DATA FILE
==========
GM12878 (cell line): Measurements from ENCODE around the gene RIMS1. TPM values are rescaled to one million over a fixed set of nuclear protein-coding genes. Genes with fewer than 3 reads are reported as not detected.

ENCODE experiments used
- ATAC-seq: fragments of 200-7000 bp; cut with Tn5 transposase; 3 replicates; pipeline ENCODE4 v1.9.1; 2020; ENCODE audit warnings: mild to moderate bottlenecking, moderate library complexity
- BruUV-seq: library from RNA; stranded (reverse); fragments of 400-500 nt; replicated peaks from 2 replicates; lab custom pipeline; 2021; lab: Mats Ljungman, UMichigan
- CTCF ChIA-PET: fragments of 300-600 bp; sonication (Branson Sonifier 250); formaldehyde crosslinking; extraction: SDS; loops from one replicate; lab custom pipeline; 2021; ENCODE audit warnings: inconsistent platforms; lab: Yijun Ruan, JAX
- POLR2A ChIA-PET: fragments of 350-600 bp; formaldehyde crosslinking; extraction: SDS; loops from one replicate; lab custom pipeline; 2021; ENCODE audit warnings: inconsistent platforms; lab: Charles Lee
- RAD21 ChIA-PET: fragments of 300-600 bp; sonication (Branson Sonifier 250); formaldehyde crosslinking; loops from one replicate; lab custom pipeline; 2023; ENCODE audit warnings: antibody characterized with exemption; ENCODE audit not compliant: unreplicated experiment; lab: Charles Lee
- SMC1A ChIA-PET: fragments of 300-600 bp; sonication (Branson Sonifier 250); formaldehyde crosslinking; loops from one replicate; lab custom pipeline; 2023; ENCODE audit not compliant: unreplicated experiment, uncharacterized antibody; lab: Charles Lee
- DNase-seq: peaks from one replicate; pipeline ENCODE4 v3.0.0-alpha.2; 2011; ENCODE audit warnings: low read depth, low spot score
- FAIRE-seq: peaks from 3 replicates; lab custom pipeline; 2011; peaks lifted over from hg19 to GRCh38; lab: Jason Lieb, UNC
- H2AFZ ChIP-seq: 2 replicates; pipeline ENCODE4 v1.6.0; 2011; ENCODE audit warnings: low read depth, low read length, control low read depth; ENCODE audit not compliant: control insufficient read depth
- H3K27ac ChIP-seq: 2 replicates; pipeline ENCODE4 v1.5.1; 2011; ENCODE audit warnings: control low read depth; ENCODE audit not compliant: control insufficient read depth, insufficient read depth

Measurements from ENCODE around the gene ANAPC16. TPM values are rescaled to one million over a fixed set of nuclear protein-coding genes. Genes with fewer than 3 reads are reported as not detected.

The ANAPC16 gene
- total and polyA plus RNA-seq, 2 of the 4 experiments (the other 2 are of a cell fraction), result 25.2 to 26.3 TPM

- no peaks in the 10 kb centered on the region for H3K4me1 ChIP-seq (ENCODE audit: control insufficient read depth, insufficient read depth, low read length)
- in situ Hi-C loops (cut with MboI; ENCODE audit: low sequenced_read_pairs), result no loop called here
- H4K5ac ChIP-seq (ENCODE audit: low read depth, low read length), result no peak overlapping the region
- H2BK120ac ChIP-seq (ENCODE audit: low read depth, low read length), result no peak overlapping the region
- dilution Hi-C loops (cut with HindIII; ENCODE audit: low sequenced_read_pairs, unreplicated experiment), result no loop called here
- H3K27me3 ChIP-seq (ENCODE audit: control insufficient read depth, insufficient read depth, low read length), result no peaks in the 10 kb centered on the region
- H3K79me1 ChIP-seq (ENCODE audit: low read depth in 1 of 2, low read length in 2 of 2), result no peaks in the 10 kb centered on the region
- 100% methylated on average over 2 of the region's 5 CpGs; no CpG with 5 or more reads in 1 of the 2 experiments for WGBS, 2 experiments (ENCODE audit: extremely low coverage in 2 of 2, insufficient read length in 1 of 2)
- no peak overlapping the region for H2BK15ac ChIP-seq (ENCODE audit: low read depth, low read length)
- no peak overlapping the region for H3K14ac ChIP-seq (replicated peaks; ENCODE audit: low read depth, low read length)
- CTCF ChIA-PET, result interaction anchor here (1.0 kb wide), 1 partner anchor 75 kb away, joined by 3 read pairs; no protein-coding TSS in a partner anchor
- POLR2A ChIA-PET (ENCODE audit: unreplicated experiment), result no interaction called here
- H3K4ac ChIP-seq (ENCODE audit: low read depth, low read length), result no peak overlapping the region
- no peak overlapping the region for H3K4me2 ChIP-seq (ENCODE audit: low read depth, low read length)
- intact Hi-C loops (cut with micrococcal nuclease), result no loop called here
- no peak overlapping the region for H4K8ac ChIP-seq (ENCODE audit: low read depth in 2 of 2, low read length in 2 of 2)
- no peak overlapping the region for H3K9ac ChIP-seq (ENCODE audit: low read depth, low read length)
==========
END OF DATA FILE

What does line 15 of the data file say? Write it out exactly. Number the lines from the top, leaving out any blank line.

- total and polyA plus RNA-seq, 2 of the 4 experiments (the other 2 are of a cell fraction), result 25.2 to 26.3 TPM